Because of their fluffiness, it's sometimes hard to recognise whether a Maine Coon is overweight. The following signs show your Maine Coon has had too much of their favourite food:

  • Their waist isn’t proportional to the rest of the body—Your Maine Coon’s waist should be slightly narrower than their upper body. If it’s wider, make sure to check with your vet whether you should alter their diet
  • You’re unable to feel their rib cage—When a Maine Coon is of a healthy weight, you should be able to feel their rib cage. If this is not the case, they'll probably have to cut down on their calorie intake
  • Their stomach is sticking out—If your cat’s stomach sticks out below the rib cage, it could mean that they’ve gained too much weight and need to be put on a diet

Obesity can lead to more serious health problems like diabetes, liver disease, etc. By weighing your cat regularly and looking for the aforementioned signs, you’ll be able to notice your cat piling on pounds and alter their diet to prevent the development of obesity-related issues.

What influences a Maine Coon’s size?

Some factors affecting your Maine Coon’s growth are out of your control, as follows:

  1. Genetic makeup—The weight and size of the parents could influence how big your kitty gets
  2. Gender—Male Maine Coons are generally larger, heavier, and more muscular than females
  3. Whether your feline is mixed or purebred—Mixed Maine Coons are typically smaller than purebred felines

We’re not THAT big, are we?

Source: Kanashi

Can you affect your Maine Coon’s growth?

You can control your Maine Coon’s growth to an extent. Their size and weight heavily depend on their metabolic rate and:

  1. Activity levels—Maine Coons are very energetic by nature. Make sure they get enough exercise by playing with them or letting them outside if you have a garden
  2. Sleep—Gentle giants need to rest to regain the energy needed for steady growth. Maine Coons sleep up to 16 hours a day on average
  3. Diet—Diet plays a crucial role in a feline's growth. High-quality, meat-based cat food is the best way to ensure your gentle giant grows at a steady pace, maintains a healthy weight, and faces fewer health issues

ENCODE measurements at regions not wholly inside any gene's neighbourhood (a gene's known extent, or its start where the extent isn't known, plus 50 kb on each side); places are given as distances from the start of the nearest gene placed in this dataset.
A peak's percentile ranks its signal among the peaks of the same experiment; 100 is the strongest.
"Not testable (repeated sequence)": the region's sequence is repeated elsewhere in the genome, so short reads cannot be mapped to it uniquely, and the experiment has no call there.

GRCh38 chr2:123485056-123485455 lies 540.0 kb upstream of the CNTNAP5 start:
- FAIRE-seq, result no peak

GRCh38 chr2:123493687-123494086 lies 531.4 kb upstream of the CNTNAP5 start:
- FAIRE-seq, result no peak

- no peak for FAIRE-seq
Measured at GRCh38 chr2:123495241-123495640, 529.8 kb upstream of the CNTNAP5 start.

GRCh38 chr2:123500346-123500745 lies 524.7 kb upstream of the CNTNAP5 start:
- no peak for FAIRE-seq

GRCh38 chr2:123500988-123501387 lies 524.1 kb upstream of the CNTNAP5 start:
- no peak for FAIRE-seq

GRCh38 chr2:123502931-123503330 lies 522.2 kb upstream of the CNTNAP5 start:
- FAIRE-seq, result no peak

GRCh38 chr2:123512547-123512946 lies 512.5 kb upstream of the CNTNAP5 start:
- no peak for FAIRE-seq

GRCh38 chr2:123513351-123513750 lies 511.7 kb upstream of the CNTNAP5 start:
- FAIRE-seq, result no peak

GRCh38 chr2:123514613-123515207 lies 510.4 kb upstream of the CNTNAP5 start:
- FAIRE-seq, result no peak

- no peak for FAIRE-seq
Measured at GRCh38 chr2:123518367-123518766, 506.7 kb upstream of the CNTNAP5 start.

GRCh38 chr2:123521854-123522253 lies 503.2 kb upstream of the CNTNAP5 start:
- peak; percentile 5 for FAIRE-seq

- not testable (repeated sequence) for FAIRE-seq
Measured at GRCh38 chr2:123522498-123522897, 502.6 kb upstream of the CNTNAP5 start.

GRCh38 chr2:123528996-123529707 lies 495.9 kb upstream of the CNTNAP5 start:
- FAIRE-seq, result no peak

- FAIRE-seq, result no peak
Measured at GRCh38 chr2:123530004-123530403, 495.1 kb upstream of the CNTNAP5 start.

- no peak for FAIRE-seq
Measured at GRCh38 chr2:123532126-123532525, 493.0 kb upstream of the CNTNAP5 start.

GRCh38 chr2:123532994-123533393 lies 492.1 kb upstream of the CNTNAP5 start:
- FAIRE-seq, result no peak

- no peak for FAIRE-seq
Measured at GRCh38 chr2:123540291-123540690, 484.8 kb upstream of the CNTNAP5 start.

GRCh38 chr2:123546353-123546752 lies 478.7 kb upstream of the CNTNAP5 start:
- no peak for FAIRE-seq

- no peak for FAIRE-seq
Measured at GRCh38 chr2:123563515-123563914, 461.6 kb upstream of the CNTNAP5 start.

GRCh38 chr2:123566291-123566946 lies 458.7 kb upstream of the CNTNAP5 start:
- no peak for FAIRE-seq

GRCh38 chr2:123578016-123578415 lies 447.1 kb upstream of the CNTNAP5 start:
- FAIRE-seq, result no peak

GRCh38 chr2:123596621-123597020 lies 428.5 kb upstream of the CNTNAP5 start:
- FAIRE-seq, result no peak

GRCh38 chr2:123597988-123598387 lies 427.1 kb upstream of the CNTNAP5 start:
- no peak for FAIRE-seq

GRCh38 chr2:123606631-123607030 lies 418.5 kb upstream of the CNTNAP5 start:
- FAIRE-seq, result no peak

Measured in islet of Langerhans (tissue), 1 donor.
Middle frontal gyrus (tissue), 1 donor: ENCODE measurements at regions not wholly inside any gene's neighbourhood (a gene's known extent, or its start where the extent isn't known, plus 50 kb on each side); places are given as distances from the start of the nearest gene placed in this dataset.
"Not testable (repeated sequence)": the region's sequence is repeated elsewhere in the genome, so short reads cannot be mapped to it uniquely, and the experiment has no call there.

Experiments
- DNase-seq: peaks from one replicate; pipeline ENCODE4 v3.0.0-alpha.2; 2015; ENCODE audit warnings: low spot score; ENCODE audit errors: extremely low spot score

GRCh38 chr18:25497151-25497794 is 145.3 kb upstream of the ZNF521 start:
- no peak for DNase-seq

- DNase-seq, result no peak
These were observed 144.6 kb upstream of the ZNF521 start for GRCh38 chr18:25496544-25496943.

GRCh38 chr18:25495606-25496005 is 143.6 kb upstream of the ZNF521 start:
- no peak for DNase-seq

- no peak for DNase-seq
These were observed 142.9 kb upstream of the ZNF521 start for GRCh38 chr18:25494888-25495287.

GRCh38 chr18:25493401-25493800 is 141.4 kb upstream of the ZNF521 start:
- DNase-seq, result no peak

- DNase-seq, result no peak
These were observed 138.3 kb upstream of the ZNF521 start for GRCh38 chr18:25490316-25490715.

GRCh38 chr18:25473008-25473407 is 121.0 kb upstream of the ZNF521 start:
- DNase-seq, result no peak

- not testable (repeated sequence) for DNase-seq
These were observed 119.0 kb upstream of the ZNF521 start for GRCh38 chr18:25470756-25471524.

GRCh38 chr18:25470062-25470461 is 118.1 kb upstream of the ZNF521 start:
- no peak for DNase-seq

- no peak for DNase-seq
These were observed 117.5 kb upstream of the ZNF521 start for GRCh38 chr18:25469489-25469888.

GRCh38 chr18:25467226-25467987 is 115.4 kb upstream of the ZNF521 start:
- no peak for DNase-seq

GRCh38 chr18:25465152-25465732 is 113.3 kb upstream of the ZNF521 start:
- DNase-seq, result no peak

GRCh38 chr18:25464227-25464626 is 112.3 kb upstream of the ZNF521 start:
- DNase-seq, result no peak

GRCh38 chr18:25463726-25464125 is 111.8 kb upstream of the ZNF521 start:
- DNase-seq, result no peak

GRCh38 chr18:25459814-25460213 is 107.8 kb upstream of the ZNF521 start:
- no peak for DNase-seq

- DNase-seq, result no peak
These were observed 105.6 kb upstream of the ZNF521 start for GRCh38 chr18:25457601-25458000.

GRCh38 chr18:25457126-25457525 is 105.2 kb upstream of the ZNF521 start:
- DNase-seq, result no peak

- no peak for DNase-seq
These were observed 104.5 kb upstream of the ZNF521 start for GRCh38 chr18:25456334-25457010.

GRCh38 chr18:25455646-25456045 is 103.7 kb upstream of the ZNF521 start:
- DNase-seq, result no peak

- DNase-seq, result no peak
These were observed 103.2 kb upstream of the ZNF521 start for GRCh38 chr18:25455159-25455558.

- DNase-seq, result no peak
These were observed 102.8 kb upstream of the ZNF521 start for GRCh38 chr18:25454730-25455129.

Get high-quality cat food for your Maine Coon’s steady growth

Feeding your Maine Coon healthy and nutritious foods is imperative for their development and weight control. 

Since cats in the wild are used to hunting birds, lizards, rabbits, and other small animals, domesticated cats should be given food that mimics their natural diet.

Hoooooooman! It’s two minutes past supper!

Source: lakki290268

Feline's diet should be based on:

  1. Animal protein
  2. Animal fat

Animal protein

Proteins are chains of amino acids—such as taurine—essential for:

  • Muscle development
  • Energy 
  • Organ function

Since they’re obligate carnivores, the best source of protein for felines is lean meat, such as chicken, turkey, liver, salmon, sardines, and tuna. Pork, ham, bacon, and beef make fantastic treats but should not be used as regular meals.

 There are no vegans amongst cats as they cannot digest plant-based proteins in sweetcorn, carrots, peas, rice, and other grains, fruits, and veggies.

If they don’t get enough animal proteins in their diet, your Maine Coon might end up overeating to make up for the missing nutrient, which could lead to an unhealthy weight gain.

Animal fat

Fat is a viable secondary source of energy for your cat (after protein), and it is an important part of their diet because it:

  • Contains fatty acids, such as linoleic acid, arachidonic acid, and omega-3 and omega-6 fatty acids, that help maintain healthy skin and coat